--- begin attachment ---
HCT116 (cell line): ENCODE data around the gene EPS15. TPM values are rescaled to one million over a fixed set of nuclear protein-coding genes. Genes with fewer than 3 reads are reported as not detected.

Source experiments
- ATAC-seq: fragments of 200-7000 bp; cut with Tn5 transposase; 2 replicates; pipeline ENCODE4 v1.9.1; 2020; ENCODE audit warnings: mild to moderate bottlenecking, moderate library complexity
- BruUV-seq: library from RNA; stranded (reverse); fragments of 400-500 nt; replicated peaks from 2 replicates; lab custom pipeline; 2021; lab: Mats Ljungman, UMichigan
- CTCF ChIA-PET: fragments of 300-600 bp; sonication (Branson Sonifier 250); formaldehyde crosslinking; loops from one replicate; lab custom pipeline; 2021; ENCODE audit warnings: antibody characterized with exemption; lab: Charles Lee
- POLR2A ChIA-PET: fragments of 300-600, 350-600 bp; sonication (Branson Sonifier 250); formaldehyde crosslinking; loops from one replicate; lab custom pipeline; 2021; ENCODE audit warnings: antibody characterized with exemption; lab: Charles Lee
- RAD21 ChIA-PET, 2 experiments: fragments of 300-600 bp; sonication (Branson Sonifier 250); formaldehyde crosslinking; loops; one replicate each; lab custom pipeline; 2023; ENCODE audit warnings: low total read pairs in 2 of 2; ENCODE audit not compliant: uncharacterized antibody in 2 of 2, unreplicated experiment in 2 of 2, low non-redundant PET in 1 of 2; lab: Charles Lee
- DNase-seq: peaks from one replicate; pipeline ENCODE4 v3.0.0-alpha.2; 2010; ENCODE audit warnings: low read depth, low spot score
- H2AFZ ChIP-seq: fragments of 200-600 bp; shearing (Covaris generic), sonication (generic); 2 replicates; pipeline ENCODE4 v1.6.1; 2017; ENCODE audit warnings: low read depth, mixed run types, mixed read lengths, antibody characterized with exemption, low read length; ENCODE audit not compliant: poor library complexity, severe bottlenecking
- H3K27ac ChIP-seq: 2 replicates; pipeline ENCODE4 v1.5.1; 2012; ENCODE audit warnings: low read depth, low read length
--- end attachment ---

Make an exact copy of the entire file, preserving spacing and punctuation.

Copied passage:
HCT116 (cell line): ENCODE data around the gene EPS15. TPM values are rescaled to one million over a fixed set of nuclear protein-coding genes. Genes with fewer than 3 reads are reported as not detected.

Source experiments
- ATAC-seq: fragments of 200-7000 bp; cut with Tn5 transposase; 2 replicates; pipeline ENCODE4 v1.9.1; 2020; ENCODE audit warnings: mild to moderate bottlenecking, moderate library complexity
- BruUV-seq: library from RNA; stranded (reverse); fragments of 400-500 nt; replicated peaks from 2 replicates; lab custom pipeline; 2021; lab: Mats Ljungman, UMichigan
- CTCF ChIA-PET: fragments of 300-600 bp; sonication (Branson Sonifier 250); formaldehyde crosslinking; loops from one replicate; lab custom pipeline; 2021; ENCODE audit warnings: antibody characterized with exemption; lab: Charles Lee
- POLR2A ChIA-PET: fragments of 300-600, 350-600 bp; sonication (Branson Sonifier 250); formaldehyde crosslinking; loops from one replicate; lab custom pipeline; 2021; ENCODE audit warnings: antibody characterized with exemption; lab: Charles Lee
- RAD21 ChIA-PET, 2 experiments: fragments of 300-600 bp; sonication (Branson Sonifier 250); formaldehyde crosslinking; loops; one replicate each; lab custom pipeline; 2023; ENCODE audit warnings: low total read pairs in 2 of 2; ENCODE audit not compliant: uncharacterized antibody in 2 of 2, unreplicated experiment in 2 of 2, low non-redundant PET in 1 of 2; lab: Charles Lee
- DNase-seq: peaks from one replicate; pipeline ENCODE4 v3.0.0-alpha.2; 2010; ENCODE audit warnings: low read depth, low spot score
- H2AFZ ChIP-seq: fragments of 200-600 bp; shearing (Covaris generic), sonication (generic); 2 replicates; pipeline ENCODE4 v1.6.1; 2017; ENCODE audit warnings: low read depth, mixed run types, mixed read lengths, antibody characterized with exemption, low read length; ENCODE audit not compliant: poor library complexity, severe bottlenecking
- H3K27ac ChIP-seq: 2 replicates; pipeline ENCODE4 v1.5.1; 2012; ENCODE audit warnings: low read depth, low read length